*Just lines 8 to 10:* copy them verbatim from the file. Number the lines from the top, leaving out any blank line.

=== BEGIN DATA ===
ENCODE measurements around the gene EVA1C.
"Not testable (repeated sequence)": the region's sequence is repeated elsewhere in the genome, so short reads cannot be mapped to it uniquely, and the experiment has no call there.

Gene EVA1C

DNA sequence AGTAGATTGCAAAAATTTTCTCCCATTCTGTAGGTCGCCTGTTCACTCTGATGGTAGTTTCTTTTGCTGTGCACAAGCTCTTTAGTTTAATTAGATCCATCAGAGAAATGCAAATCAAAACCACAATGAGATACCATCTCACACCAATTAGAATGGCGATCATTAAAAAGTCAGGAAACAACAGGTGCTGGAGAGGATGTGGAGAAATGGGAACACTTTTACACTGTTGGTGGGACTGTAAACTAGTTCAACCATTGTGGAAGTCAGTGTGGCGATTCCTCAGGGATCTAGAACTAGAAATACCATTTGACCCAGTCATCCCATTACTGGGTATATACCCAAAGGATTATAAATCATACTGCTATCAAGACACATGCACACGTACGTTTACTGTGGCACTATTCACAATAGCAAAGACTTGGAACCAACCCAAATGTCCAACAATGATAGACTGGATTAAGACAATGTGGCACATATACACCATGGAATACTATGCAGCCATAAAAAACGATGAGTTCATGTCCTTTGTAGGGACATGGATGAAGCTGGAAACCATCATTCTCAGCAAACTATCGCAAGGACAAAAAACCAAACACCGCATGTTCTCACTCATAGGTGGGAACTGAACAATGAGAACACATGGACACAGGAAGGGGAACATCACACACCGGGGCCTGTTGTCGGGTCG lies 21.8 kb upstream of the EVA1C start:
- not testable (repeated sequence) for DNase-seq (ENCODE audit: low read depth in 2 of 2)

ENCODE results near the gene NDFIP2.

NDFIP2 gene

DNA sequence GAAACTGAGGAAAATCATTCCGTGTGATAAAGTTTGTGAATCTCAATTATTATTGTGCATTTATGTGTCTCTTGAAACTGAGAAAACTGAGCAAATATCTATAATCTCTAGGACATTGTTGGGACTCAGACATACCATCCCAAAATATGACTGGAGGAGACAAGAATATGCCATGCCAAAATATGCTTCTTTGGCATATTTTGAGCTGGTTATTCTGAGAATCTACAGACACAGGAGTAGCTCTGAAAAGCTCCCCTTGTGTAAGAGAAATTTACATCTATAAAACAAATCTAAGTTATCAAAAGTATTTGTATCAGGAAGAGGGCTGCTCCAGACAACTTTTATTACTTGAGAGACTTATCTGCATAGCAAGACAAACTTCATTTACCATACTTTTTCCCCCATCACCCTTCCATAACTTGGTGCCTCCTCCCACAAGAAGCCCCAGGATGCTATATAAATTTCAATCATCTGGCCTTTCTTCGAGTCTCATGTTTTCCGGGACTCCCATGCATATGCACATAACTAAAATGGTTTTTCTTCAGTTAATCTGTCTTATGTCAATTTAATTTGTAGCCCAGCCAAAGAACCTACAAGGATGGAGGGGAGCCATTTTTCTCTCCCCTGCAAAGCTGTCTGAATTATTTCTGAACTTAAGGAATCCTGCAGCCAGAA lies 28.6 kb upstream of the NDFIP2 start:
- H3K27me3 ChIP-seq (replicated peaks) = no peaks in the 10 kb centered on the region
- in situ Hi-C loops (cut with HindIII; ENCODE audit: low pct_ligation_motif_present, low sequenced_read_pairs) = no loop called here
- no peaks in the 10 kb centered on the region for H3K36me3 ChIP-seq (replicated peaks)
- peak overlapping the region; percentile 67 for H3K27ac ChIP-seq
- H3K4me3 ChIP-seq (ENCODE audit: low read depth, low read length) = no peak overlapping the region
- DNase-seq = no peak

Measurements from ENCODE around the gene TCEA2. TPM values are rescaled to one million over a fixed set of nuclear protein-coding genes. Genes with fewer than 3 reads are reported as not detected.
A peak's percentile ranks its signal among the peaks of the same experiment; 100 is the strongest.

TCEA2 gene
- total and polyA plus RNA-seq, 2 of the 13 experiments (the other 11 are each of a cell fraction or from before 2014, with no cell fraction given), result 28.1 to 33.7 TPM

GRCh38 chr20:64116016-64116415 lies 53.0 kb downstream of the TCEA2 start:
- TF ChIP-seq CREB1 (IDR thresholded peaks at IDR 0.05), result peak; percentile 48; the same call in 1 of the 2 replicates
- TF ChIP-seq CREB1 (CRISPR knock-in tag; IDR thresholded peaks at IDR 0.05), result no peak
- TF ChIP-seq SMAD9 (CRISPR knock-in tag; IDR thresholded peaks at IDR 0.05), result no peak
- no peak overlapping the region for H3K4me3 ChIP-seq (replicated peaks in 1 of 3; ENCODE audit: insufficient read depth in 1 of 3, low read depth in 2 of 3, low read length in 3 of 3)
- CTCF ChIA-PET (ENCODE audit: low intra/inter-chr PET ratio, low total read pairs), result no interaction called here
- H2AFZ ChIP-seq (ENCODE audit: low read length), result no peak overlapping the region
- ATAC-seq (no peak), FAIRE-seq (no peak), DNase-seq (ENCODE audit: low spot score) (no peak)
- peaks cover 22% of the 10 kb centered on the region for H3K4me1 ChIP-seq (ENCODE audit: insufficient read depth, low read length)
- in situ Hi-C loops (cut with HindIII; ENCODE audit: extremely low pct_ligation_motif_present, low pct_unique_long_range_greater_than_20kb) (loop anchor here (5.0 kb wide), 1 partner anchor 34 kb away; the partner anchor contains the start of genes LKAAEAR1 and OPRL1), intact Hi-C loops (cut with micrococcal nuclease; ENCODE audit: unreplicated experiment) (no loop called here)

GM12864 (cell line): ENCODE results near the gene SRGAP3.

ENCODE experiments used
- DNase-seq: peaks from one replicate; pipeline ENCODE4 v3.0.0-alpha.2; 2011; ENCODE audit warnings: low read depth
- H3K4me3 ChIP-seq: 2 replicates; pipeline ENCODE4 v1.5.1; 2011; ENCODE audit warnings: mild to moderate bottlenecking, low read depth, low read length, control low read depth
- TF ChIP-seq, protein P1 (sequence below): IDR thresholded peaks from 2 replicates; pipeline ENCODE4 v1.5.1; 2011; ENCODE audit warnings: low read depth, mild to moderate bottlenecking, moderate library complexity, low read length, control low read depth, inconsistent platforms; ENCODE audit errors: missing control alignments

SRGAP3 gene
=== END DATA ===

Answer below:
DNA sequence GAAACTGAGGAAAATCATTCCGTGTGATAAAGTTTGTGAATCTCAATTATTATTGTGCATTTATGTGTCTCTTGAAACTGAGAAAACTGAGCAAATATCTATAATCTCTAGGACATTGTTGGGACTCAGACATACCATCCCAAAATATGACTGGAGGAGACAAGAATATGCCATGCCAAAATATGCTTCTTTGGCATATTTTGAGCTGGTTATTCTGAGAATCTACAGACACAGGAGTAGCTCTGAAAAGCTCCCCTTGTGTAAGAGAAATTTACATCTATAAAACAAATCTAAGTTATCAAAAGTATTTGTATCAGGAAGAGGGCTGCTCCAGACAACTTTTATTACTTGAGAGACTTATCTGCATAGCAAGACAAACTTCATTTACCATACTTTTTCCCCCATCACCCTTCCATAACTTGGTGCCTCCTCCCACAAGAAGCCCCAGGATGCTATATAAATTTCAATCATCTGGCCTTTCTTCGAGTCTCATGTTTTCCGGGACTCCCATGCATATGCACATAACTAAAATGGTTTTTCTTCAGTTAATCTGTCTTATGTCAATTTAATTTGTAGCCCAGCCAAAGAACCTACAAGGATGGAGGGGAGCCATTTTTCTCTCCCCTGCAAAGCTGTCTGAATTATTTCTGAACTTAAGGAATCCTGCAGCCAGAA lies 28.6 kb upstream of the NDFIP2 start:
- H3K27me3 ChIP-seq (replicated peaks) = no peaks in the 10 kb centered on the region
- in situ Hi-C loops (cut with HindIII; ENCODE audit: low pct_ligation_motif_present, low sequenced_read_pairs) = no loop called here